Footcandles was a progressive exhibition in 2004 that looked at the medium of photography from two different perspectives. On one hand, the exhibition included contemporary works produced with archaic photographic techniques such as photo-gravure, palladium printing, gum-bichromate, etc. In contrast, works utilizing traditional photographic genres and produced with new media techniques were also featured. This show included a variety of contemporary photographic work and included artists from across the country including: Joel Peter Witkin, Lorna Simpson, Jan Groover, Barbara Kruger, the Starn Twins, Jim Dine and Binh Danh.
Noted author Lyle Rexer was the guest lecturer for this exhibition. Rexer's book Photography's Antiquarian Avant-Garde: The New Wave in Old Processes (Harry N. Abrams, 2002), focused on the revival of archaic photographic processes in contemporary art, how today's artists were drawn to the hands-on quality of the older techniques, and the unique results that were produced. A former Rhodes Scholar from Columbia University, Rexer wrote regularly about art and photography for The New York Times, Art in America, Art on Paper, Aperture and Metropolis, among others.
Powerhouse: A Device for Gaining Heart was a temporary outdoor installation by alumni artist Lauren Ewing in 2004. The piece, sited just outside of ISU's New Theater on North 7th Street, was originally constructed by the artist in 1979 at the Rhode Island School of Design Museum. The provocative work was a scale replica of the old Narragansett Power Plant, which served as a symbol of power structures within our culture. The work incorporated sound and video and, as visitors interacted with the structure, they were drawn in and compelled to consider their own role within the relationship.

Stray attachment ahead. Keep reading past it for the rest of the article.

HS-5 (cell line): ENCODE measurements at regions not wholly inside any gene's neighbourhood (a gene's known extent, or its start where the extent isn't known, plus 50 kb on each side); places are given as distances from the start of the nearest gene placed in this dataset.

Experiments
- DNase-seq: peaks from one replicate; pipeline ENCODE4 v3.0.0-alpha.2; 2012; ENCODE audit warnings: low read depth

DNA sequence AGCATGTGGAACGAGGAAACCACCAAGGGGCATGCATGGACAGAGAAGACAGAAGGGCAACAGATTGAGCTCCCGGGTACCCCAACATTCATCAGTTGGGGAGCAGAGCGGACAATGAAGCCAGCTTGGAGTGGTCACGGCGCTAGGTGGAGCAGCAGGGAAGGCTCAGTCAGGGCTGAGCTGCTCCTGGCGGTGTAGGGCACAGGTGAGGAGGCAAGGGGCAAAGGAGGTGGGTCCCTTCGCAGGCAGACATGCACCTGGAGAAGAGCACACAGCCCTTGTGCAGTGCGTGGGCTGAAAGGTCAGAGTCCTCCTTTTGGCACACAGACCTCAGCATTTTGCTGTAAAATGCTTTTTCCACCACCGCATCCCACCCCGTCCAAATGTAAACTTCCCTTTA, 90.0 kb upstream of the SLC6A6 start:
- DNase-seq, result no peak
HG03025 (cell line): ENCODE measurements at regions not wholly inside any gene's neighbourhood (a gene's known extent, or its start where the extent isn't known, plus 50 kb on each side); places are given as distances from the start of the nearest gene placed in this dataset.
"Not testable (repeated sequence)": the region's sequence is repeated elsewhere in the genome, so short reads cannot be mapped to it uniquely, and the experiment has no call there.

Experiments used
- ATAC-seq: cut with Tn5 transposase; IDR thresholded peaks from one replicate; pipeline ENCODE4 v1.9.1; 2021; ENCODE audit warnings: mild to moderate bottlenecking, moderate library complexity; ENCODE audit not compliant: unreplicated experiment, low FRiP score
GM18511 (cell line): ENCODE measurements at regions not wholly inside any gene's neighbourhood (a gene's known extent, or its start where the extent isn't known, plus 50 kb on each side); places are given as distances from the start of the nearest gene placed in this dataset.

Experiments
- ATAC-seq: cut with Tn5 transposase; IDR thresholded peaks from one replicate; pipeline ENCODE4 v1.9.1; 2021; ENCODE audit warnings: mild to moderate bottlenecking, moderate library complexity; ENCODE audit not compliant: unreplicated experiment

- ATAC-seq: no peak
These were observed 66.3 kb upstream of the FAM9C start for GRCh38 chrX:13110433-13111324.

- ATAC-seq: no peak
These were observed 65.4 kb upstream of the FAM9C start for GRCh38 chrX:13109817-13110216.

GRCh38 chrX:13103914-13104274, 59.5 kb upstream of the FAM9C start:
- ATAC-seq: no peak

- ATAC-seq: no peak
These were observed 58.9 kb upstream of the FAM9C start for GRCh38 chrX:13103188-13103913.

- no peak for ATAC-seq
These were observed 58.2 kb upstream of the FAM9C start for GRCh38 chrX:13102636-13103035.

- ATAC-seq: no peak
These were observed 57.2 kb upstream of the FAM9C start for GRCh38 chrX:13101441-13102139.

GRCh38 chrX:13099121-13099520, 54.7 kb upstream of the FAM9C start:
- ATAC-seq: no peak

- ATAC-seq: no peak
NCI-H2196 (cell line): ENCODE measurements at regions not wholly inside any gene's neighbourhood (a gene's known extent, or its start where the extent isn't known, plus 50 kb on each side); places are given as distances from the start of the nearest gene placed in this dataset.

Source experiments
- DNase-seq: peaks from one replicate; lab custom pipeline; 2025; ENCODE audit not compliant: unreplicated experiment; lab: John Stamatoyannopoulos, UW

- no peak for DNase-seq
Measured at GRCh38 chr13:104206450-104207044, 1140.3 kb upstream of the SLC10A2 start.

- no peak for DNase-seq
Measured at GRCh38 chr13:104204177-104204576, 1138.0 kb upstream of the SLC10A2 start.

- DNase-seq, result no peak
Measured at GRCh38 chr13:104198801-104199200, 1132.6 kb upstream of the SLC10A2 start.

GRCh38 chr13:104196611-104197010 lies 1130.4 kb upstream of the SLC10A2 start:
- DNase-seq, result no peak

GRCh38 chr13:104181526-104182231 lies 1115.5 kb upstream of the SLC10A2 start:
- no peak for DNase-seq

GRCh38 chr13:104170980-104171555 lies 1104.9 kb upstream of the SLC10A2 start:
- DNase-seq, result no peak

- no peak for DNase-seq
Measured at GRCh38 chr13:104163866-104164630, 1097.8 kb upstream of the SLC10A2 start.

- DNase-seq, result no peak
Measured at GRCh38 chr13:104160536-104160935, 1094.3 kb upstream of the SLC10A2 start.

Zhi Lin was featured in a solo exhibition as the 2003 Williamson Memorial Artist-in-Residence. The exhibition showcased a series of epic paintings by the Seattle-based artist entitled, "Five Capital Exections in China." The five large-scale works, which took the artist approximately two years to complete, were accompanied by numerous drawings and color studies. Lin, who studied painting in China, the United Kingdom and the United States, created the epic works to challenge the viewer through their content. His monumental compositions drew from aspects of the traditional Chinese landscape while mimicking some characteristics of Social Realism. Lin's masterly approach to technique, realism and perspective and his charged sociopolitical themes combined to make his works powerful and provocative on many levels.
Noted author and contemporary art historian Linda Weintraub visited Indiana State University in October of 2003. Weintraub is the author of the popular Art on the Edge and Over: Searching for Art's Meaning in Contemporary Society (1995) and In the Making: Creative Options for Contemporary Art (2003). Weintraub previously served as the first director of the newly opened Edith C. Blum Art Institute located at Bard College and has also served as the Henry R. Luce Professor of Emerging Arts at Oberlin College, a multi-year post designed to facilitate the introduction of innovative, interdisciplinary, pedagogical schemes in a curriculum dedicated to fostering the creative process. She has also curated The Art of Body Crafting and, with Marketta Sepalla, Animal Anima Animus. Her lecture, based on her most recent publication was on the subject of why artists innovate.